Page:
The NFL warms up to betting
Starting this season, NFL teams in states with legal sports betting will be allowed to have in-stadium betting lounges and accept sponsorships from sportsbooks and betting operators, per multiple reports.
One caveat: There will not be any physical betting windows in the lounges, so they're more "hangout spots for bettors" than an actual "places to make bets."
By the numbers: Five states with NFL teams currently offer legal sports betting of some kind (Indiana, Nevada, New Jersey, New York, Pennsylvania), while six jurisdictions have passed bills but not yet launched (Colorado, Illinois, Michigan, North Carolina, Tennessee, District of Columbia).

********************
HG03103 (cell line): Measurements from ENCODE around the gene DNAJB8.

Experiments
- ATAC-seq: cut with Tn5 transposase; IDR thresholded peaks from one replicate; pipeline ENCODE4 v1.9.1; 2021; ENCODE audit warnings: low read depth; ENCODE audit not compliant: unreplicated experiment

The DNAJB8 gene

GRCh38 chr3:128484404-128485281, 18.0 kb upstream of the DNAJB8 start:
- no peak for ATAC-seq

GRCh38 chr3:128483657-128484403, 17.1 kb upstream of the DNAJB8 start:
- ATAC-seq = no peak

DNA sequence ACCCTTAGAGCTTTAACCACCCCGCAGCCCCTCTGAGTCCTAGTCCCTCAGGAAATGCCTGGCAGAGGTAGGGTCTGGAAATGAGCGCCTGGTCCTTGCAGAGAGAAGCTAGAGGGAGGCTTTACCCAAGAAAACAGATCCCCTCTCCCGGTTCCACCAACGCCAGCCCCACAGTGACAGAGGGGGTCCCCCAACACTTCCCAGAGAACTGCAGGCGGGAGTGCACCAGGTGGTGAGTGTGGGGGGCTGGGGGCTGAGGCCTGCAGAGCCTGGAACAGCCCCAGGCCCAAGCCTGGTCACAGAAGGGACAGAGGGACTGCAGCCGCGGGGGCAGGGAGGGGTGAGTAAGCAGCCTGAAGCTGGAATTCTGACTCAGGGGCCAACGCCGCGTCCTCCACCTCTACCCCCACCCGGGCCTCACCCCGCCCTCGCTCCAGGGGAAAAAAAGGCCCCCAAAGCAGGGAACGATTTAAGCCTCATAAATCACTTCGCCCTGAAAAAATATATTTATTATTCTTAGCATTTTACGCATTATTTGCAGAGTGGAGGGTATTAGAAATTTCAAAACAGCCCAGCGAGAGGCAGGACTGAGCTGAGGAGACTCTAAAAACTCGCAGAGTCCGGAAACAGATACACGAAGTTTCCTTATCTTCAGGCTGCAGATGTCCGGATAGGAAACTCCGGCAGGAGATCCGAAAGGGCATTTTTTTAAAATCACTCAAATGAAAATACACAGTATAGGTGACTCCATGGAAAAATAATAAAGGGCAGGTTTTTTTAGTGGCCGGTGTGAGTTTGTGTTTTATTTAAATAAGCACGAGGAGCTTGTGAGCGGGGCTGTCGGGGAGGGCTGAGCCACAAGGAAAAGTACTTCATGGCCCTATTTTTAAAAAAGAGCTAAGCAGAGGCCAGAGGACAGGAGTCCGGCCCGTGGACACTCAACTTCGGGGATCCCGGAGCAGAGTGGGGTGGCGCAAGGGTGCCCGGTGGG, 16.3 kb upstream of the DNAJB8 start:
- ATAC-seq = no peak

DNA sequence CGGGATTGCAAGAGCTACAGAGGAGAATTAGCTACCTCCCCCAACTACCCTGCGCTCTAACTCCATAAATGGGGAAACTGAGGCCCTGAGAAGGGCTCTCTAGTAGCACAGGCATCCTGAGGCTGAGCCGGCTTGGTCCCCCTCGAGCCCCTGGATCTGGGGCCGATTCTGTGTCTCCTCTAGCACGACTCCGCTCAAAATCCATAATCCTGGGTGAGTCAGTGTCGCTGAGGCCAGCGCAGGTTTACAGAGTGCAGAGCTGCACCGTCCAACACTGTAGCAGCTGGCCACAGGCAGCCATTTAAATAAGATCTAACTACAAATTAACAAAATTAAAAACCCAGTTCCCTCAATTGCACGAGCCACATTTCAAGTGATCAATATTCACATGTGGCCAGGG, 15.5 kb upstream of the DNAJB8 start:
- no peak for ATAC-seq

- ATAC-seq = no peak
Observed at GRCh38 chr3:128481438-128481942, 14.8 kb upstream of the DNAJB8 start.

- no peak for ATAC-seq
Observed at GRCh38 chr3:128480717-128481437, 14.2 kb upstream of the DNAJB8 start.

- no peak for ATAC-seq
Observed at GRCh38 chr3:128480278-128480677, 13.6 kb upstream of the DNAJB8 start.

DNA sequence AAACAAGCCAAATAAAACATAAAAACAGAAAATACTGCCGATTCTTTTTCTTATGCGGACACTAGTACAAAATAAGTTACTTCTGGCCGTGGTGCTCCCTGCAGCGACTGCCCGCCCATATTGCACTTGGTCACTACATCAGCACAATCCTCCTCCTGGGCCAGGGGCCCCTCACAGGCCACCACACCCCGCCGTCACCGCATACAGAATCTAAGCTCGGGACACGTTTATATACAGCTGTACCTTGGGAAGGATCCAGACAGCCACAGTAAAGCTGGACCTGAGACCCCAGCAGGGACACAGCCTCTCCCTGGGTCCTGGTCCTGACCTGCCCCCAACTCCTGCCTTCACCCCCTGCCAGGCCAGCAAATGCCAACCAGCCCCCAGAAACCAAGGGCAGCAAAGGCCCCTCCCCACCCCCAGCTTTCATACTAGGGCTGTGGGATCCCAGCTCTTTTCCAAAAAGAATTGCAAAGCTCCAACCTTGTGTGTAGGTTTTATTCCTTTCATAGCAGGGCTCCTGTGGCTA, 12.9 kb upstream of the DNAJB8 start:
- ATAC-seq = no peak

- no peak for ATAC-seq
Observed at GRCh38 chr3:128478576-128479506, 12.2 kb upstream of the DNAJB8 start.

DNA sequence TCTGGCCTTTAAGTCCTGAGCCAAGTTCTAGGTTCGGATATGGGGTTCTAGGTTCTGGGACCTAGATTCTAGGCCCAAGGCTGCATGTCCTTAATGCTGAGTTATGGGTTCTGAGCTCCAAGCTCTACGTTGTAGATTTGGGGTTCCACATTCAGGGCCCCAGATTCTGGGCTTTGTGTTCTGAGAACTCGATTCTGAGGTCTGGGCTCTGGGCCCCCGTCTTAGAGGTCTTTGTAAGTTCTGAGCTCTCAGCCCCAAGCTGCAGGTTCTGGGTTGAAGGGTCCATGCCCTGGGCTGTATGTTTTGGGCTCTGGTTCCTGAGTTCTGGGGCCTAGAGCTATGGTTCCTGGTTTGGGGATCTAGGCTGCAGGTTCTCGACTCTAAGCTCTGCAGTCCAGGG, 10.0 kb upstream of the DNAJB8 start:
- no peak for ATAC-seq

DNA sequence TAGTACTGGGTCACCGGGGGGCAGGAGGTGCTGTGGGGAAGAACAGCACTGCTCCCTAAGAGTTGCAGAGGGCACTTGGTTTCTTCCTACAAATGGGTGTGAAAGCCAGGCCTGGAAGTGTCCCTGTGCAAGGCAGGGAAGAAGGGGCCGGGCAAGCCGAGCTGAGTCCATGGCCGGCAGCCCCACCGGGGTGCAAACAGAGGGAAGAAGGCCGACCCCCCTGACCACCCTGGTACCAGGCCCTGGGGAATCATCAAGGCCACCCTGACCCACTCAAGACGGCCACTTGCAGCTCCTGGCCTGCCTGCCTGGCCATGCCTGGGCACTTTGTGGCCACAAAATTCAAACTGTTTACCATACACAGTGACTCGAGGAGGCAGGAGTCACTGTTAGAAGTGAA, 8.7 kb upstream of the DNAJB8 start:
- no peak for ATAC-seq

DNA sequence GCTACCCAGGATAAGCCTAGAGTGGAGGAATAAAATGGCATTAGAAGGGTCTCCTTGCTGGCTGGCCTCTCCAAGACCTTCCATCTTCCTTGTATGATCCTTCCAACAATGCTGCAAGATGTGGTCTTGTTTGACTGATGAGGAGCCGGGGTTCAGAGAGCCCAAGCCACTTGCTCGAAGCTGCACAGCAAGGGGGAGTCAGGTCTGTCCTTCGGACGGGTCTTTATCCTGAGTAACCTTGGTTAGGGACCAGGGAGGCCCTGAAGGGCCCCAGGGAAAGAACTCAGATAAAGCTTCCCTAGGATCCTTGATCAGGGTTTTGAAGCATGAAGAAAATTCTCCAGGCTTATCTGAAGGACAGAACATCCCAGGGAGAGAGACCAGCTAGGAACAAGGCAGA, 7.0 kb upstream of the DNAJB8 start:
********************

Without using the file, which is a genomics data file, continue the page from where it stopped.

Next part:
Why it matters: This signals the NFL's willingness to embrace sports betting — an industry that it pushed back against for decades. What was once considered a threat to the game's integrity is now viewed by the NFL (and U.S. sports leagues more broadly) as a way to boost fan engagement and increase revenues.
The big picture: Overall, 14 U.S. states/federal districts currently offer legal sports betting, seven have passed bills but not yet launched, 21 have active bills, eight have no bills set for 2020 and one voted not to move forward with legislation this year (Maine, two weeks ago).